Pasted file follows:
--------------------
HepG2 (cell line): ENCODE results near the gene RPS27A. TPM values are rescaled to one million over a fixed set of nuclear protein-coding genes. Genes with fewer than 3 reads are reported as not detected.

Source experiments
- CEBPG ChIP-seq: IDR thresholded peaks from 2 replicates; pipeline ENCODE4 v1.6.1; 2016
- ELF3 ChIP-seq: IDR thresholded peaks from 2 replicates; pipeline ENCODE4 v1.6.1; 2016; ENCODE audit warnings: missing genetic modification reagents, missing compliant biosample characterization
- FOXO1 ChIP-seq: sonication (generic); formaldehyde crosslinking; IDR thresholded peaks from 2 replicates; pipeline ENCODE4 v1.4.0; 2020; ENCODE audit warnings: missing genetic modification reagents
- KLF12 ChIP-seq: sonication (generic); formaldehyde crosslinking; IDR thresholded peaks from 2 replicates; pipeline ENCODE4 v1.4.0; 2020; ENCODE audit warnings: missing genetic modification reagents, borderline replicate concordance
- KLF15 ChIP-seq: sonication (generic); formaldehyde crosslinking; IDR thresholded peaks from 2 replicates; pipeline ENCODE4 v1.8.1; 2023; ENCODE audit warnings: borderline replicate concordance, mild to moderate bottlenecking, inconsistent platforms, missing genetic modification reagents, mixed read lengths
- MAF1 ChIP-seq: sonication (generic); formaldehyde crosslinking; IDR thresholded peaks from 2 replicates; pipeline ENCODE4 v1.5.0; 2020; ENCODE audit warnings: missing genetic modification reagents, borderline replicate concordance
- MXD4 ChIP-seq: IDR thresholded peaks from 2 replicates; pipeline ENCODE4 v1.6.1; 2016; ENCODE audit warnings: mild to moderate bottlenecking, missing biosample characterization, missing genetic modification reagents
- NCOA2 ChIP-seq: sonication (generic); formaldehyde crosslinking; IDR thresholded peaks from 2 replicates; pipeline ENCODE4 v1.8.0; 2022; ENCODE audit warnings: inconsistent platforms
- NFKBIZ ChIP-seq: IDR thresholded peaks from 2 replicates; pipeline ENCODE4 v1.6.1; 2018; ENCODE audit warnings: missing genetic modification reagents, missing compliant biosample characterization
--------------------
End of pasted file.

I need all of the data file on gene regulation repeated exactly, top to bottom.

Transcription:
HepG2 (cell line): ENCODE results near the gene RPS27A. TPM values are rescaled to one million over a fixed set of nuclear protein-coding genes. Genes with fewer than 3 reads are reported as not detected.

Source experiments
- CEBPG ChIP-seq: IDR thresholded peaks from 2 replicates; pipeline ENCODE4 v1.6.1; 2016
- ELF3 ChIP-seq: IDR thresholded peaks from 2 replicates; pipeline ENCODE4 v1.6.1; 2016; ENCODE audit warnings: missing genetic modification reagents, missing compliant biosample characterization
- FOXO1 ChIP-seq: sonication (generic); formaldehyde crosslinking; IDR thresholded peaks from 2 replicates; pipeline ENCODE4 v1.4.0; 2020; ENCODE audit warnings: missing genetic modification reagents
- KLF12 ChIP-seq: sonication (generic); formaldehyde crosslinking; IDR thresholded peaks from 2 replicates; pipeline ENCODE4 v1.4.0; 2020; ENCODE audit warnings: missing genetic modification reagents, borderline replicate concordance
- KLF15 ChIP-seq: sonication (generic); formaldehyde crosslinking; IDR thresholded peaks from 2 replicates; pipeline ENCODE4 v1.8.1; 2023; ENCODE audit warnings: borderline replicate concordance, mild to moderate bottlenecking, inconsistent platforms, missing genetic modification reagents, mixed read lengths
- MAF1 ChIP-seq: sonication (generic); formaldehyde crosslinking; IDR thresholded peaks from 2 replicates; pipeline ENCODE4 v1.5.0; 2020; ENCODE audit warnings: missing genetic modification reagents, borderline replicate concordance
- MXD4 ChIP-seq: IDR thresholded peaks from 2 replicates; pipeline ENCODE4 v1.6.1; 2016; ENCODE audit warnings: mild to moderate bottlenecking, missing biosample characterization, missing genetic modification reagents
- NCOA2 ChIP-seq: sonication (generic); formaldehyde crosslinking; IDR thresholded peaks from 2 replicates; pipeline ENCODE4 v1.8.0; 2022; ENCODE audit warnings: inconsistent platforms
- NFKBIZ ChIP-seq: IDR thresholded peaks from 2 replicates; pipeline ENCODE4 v1.6.1; 2018; ENCODE audit warnings: missing genetic modification reagents, missing compliant biosample characterization